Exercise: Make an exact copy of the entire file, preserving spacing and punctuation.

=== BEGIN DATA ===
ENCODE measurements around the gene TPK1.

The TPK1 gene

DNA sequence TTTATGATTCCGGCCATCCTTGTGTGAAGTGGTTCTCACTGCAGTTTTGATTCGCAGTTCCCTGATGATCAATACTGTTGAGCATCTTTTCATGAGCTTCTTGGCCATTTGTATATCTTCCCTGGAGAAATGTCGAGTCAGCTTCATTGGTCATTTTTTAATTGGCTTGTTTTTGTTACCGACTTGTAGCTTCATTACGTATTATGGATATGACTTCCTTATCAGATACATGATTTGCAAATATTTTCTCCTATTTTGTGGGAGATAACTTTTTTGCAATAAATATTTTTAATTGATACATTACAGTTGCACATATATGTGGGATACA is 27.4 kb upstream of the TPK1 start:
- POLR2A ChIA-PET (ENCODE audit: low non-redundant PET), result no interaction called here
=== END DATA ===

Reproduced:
ENCODE measurements around the gene TPK1.

The TPK1 gene

DNA sequence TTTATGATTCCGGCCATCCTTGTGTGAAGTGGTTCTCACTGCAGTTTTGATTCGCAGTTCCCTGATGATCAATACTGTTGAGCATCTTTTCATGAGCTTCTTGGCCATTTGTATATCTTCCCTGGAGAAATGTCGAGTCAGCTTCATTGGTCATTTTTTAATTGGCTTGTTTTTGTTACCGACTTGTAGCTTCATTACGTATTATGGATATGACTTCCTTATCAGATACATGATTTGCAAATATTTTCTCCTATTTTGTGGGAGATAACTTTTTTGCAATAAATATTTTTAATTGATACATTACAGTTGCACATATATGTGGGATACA is 27.4 kb upstream of the TPK1 start:
- POLR2A ChIA-PET (ENCODE audit: low non-redundant PET), result no interaction called here